Second, inequality of outcomes for people in similar circumstances that result from differences in individual effort, such as practicing health-promoting behaviors like diet and exercise, is not unethical, and policymakers can reward those achieving better outcomes through such behaviors. However, differences in individual effort that occur because of circumstances, such as living in an area with limited access to healthy food, are not addressed under equality of opportunity. Keeping all circumstances the same, any differences in effort between individuals should be due to preferences, free will and perceived benefits and costs. This is called accountable effort. So, two individuals with the same circumstances should be rewarded according to their accountable efforts, and society should accept the resulting differences in outcomes.
Equality of opportunity implies that if algorithms were to be used for clinical decision-making, then it is necessary to understand what causes variation in the predictions they make.
If variation in predictions results from differences in circumstances or biological conditions but not from individual accountable effort, then it is appropriate to use the algorithm for compensation, such as allocating kidneys so everyone has an equal opportunity to live the same length of life, but not for reward, such as allocating kidneys to those who would live the longest with the kidneys.
In contrast, if variation in predictions results from differences in individual accountable effort but not from their circumstances, then it is appropriate to use the algorithm for reward but not compensation.
To hold machine learning and other artificial intelligence algorithms accountable to a standard of equity, I applied the principles of equality of opportunity to evaluate whether race should be included in clinical algorithms. I ran simulations under both ideal data conditions, where all data on a person’s circumstances is available, and real data conditions, where some data on a person’s circumstances is missing.
In these simulations, I unequivocally assume that race is a social and not biological construct. Variables such as race and ethnicity are often proxies for various circumstances individuals face that are out of their control, such as systemic racism that contributes to health disparities.
I evaluated two categories of algorithms.
The first, diagnostic algorithms, makes predictions based on outcomes that have already occurred at the time of decision-making. For example, diagnostic algorithms are used to predict the presence of gallstones in patients with abdominal pain or urinary tract infections, or to detect breast cancer using radiologic imaging.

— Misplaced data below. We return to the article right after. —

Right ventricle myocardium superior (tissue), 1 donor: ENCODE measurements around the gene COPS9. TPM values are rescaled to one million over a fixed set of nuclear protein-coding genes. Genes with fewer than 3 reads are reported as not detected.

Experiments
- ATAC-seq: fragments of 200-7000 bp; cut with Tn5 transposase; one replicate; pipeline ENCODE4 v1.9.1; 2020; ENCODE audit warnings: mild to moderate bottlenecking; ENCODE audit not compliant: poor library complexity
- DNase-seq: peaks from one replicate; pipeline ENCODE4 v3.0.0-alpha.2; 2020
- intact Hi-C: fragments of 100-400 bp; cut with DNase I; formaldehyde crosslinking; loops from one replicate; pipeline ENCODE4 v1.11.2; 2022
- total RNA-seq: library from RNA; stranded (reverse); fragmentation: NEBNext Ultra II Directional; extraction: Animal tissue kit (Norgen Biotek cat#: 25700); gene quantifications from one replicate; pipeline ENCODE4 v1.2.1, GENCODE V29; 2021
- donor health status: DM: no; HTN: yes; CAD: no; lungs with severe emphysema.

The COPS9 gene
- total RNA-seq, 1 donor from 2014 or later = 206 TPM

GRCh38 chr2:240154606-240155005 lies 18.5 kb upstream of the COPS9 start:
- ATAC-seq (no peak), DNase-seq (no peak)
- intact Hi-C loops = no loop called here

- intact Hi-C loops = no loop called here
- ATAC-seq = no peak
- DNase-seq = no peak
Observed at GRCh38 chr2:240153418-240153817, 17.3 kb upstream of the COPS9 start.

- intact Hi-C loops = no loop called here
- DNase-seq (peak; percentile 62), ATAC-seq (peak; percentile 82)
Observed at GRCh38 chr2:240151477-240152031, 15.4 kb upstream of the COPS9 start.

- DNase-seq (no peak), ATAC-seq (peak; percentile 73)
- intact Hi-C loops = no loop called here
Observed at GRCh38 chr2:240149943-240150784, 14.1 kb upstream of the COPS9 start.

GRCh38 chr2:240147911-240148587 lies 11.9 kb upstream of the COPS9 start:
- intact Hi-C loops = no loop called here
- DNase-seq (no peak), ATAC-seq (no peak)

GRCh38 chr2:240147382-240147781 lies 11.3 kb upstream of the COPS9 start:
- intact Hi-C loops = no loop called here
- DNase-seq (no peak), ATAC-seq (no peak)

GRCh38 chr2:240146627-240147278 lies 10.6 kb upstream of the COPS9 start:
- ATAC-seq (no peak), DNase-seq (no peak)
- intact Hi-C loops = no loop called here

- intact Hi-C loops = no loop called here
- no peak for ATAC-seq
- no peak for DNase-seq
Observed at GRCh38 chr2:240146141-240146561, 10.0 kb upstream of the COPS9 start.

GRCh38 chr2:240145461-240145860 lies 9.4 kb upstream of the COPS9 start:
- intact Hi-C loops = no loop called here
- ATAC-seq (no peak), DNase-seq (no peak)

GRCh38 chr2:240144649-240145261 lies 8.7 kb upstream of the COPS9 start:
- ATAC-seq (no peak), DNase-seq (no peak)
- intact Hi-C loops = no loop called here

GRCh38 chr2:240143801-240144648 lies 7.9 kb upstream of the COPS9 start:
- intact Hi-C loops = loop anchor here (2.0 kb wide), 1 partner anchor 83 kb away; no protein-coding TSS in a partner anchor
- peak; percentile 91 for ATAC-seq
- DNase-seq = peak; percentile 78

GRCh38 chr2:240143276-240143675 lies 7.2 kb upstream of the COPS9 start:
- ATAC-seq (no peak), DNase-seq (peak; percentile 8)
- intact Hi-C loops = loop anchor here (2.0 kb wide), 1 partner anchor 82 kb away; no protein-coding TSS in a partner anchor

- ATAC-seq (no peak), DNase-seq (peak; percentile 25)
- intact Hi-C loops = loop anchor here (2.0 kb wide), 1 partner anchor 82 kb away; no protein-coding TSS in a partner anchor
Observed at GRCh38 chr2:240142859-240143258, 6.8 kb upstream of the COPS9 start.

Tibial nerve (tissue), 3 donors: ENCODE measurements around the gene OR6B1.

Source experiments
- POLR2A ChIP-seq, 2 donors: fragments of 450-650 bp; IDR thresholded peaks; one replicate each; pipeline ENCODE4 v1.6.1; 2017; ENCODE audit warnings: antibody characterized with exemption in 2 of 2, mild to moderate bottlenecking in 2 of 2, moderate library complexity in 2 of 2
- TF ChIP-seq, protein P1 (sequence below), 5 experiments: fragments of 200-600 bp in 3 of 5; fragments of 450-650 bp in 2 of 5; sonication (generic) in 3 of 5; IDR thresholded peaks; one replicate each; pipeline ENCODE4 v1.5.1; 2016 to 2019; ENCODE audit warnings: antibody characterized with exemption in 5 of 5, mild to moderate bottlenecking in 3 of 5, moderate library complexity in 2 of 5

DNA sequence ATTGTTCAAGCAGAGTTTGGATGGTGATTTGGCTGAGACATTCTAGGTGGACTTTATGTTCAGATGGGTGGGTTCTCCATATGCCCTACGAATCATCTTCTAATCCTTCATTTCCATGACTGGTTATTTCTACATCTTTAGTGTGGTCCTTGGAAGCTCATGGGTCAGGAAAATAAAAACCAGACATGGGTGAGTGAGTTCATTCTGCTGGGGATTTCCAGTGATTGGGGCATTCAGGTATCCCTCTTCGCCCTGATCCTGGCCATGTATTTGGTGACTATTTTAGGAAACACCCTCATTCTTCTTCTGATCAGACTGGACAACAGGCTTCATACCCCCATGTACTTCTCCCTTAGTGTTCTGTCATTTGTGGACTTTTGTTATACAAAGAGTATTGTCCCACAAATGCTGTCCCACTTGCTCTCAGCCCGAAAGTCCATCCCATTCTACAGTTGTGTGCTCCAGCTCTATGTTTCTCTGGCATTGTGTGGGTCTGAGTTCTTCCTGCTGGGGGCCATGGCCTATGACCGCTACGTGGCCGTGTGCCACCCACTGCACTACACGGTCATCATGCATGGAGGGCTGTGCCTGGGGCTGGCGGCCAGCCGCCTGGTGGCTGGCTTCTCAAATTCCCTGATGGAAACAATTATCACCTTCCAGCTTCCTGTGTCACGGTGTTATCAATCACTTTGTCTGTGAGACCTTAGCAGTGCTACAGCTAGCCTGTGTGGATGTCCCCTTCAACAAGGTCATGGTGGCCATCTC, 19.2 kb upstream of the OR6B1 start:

The second, prognostic algorithms, predicts future outcomes that have not yet occurred at the time of decision-making. For example, prognostic algorithms are used to predict whether a patient will live if they do or do not obtain a kidney transplant.
I found that, under an equality of opportunity approach, diagnostic models that do not take race into account would increase systemic inequities and discrimination. I found similar results for prognostic models intended to compensate for individual circumstances. For example, excluding race from algorithms that predict the future survival of patients with kidney failure would fail to identify those with underlying circumstances that make them more vulnerable.
Including race in prognostic models intended to reward individual efforts can also increase disparities. For example, including race in algorithms that predict how much longer a person would live after a kidney transplant may fail to account for individual circumstances that could limit how much longer they live.
Better biomarkers may one day be able to better predict health outcomes than race and ethnicity. Until then, including race in certain clinical algorithms could help reduce disparities.
Although my study uses an equality of opportunity framework to measure how race and ethnicity affect the results of prediction algorithms, researchers don’t know whether other ways to approach fairness would lead to different recommendations. How to choose between different approaches to fairness also remains to be seen. Moreover, there are questions about how multiracial groups should be coded in health databases and algorithms.
My colleagues and I are exploring many of these unanswered questions to reduce algorithmic discrimination. We believe our work will readily extend to other areas outside of health, including education, crime and labor markets.
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Anirban Basu received funding support from a consortium of ten biomedical companies to the University of Washington through an unrestricted gift.